Unwilling to leave empty-handed, I reached up and wiggled a branch. One apple fell, but not onto the soft grass of the boulevard. It hit me square in the face, hard enough to give me a fat lip. Now what kind of message am I supposed to take away from that?

Picking free apples that others ignored, before they fell on the ground to rot and be wasted, had seemed to me to be an act of civic responsibility. I never expected to get beaned by my quarry.

Friday, August 24, 2012

Goldenrod signals summer's end

Photo: Goldenrod at White Rock beach

Goldenrod, solidago canadensis, is a common wildflower across Canada. According to the University of Maryland Medical Centre, it is sometimes blamed for allergies, but has also been used to treat ailments including arthritis, gout, and asthma, and has diuretic properties.

Said by some to prevent or alleviate kidney stones, goldenrod tea is a folk remedy for urinary tract infections.

For me, goldenrod is a pleasant reminder of late-summer childhood rambles in Northern BC, and a harbinger of autumn.

Thursday, August 23, 2012

Poppies red and golden by Lake Louise

When as a child I first sang the song, I'd never seen the Rocky Mountains.
In my early years on the prairie, the only slope I knew was the coulee.

In school I learned to sing about "Lovely Alberta" long before I'd seen mountains, glaciers, or a jewel called Lake Louise:

"...and the golden poppies are blooming
round the banks of Lake Louise." They still bloom there.

The little gold ones are not native to the region. They're California poppies grown to beautify the gardens of the famed and venerable CPR hotel, the Chateau Lake Louise.

Photos: CT August 2012

Wednesday, August 22, 2012

Fireweed at Lake Louise

Photo: fireweed at Lake Louise Alberta. The glacier can be glimpsed behind the clump, at the far end of the lake. CT August 2012

Among the first plant to fill in after a fire has swept through a forest is the attractive wildflower called fireweed: hence its name.

In logged off areas, fireweed appears, swift and merciful, to fill in the "slash" with new life. Fireweed blooms from the bottom upward; blooms appear higher up the flower spike as those at the bottom fade. The opening of the top blooms is a harbinger of autumn.

The two firewood photos were taken only days apart. The difference is due to altitudes and climate zones.

Lake Louise, high in the Rocky Mountains near the continental roof, has a long winter and a short late summer. Thus its fireweed, seen above, is still at the peak of summer beauty.

Valemount is at a much lower elevation in the warmer climate of the BC interior. The fireweed plants on the left are visibly fading in colour as they approach the end of their bloom time while the top petals burst.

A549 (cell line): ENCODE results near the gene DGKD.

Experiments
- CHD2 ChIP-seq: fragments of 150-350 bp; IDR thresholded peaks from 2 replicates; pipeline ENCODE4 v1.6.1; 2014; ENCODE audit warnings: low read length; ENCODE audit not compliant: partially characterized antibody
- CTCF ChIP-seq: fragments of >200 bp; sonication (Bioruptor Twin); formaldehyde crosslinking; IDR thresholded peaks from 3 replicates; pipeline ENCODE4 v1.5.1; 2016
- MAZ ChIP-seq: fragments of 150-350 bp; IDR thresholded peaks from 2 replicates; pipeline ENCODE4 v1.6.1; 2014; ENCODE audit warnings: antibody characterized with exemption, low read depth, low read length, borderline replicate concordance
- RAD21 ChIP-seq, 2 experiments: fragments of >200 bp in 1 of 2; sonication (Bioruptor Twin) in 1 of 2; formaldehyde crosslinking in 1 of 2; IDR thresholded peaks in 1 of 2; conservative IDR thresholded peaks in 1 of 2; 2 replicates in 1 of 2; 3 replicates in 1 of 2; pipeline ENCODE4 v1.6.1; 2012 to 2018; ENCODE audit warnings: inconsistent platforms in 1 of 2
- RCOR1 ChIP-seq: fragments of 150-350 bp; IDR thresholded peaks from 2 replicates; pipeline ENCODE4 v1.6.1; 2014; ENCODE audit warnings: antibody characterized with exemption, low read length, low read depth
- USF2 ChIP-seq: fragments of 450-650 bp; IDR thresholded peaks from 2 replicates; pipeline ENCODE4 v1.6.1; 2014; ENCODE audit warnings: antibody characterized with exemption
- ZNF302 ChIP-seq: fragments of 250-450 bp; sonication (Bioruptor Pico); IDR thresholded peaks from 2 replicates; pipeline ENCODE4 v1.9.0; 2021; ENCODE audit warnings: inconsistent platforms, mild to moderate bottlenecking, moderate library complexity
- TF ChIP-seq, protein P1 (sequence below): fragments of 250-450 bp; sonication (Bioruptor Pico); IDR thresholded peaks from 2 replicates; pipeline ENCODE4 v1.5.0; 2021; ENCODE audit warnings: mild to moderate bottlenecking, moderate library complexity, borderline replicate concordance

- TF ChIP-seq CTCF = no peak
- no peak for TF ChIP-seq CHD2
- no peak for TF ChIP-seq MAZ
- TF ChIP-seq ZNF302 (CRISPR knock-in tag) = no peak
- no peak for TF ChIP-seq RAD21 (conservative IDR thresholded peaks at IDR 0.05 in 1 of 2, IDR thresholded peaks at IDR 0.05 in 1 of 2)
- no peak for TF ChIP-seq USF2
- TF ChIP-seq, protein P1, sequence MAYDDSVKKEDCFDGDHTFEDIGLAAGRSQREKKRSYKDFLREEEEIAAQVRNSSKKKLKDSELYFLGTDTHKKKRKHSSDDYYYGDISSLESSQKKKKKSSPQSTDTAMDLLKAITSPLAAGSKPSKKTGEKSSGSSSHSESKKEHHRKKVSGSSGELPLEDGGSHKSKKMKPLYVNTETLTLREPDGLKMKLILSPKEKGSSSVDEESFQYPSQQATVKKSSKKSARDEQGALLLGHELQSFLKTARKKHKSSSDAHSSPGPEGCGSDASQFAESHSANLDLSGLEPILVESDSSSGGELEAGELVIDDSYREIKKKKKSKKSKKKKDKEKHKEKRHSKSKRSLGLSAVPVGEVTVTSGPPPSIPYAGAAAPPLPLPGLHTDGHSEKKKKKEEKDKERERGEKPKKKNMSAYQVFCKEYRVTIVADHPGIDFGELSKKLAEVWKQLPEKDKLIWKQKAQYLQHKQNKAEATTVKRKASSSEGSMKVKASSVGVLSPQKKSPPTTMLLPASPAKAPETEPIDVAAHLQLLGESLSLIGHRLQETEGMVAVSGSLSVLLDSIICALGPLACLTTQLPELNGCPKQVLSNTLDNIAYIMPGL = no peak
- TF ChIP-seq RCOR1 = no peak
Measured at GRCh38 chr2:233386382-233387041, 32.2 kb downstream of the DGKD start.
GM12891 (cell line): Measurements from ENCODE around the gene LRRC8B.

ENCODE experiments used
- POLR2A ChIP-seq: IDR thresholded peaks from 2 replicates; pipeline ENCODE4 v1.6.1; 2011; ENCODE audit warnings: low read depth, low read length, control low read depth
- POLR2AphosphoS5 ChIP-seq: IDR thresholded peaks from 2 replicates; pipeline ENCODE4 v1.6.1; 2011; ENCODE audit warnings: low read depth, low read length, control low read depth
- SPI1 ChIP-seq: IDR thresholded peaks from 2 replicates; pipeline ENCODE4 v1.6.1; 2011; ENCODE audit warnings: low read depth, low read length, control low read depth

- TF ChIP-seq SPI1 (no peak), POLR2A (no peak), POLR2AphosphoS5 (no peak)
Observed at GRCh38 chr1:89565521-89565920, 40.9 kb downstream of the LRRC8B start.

Fireweed is the floral emblem of the Yukon Territory.

Tuesday, August 21, 2012

Elk graze calmly by the highway in Jasper Park

Photo: Elk graze alongside the Yellowhead highway in Jasper National Park, CT August 2012

Jasper National Park is teeming with wildlife. A drive along the Yellowhead means a virtual guarantee of seeing deer, elk, mountain sheep or goats along the road. It's important to be cautious when driving through the park, especially at dusk when animals graze.

They can jump so suddenly up out of ditches in front of cars that it is impossible to stop. Each year, signs announce the wildlife highway mortality rates in the park -- more than a hundred animals each year, and 149 in 1990, the record year.

Obviously, accidents involving such large and heavy animals are very dangerous for motorists too. One friend had her nose broken when a collision with a deer caused her airbag to deploy. Her car was totaled.

Travelers who see a number of cars pulled over in the park rightly infer that there are animals to be observed. As for these elk, they seemed not the least bit concerned about the humans exclaiming over them and taking pictures. With the huge numbers of people passing through the park, they must be used to it.

Monday, August 20, 2012

Saskatchewan River Crossing near continental roof

 A bridge crosses the North Saskatchewan River at this highway junction; hence its name. East along Highway 11, Rocky Mountain House,  once a Hudson's Bay Fort, is now a small town.

The Columbia Icefields are situated about 50 kilometers north along the Icefields Parkway, the scenic mountain route from Banff to Jasper. The toe of the Athabasca Glacier lies so close to the road that geology buffs can park and walk up to it, then reach out and place their hand in its ancient, grubby snow.

This is the  continental divide: from here great river systems flow east, west and north. The wide and mighty Fraser that flows into the Pacific at Vancouver is a small stream crossed a couple of times along the Icefields Parkway. After arising in the Rockies, the North and South Saskatchewan Rivers eventually join and flow into Lake Winnipeg, which drains into Hudson's Bay.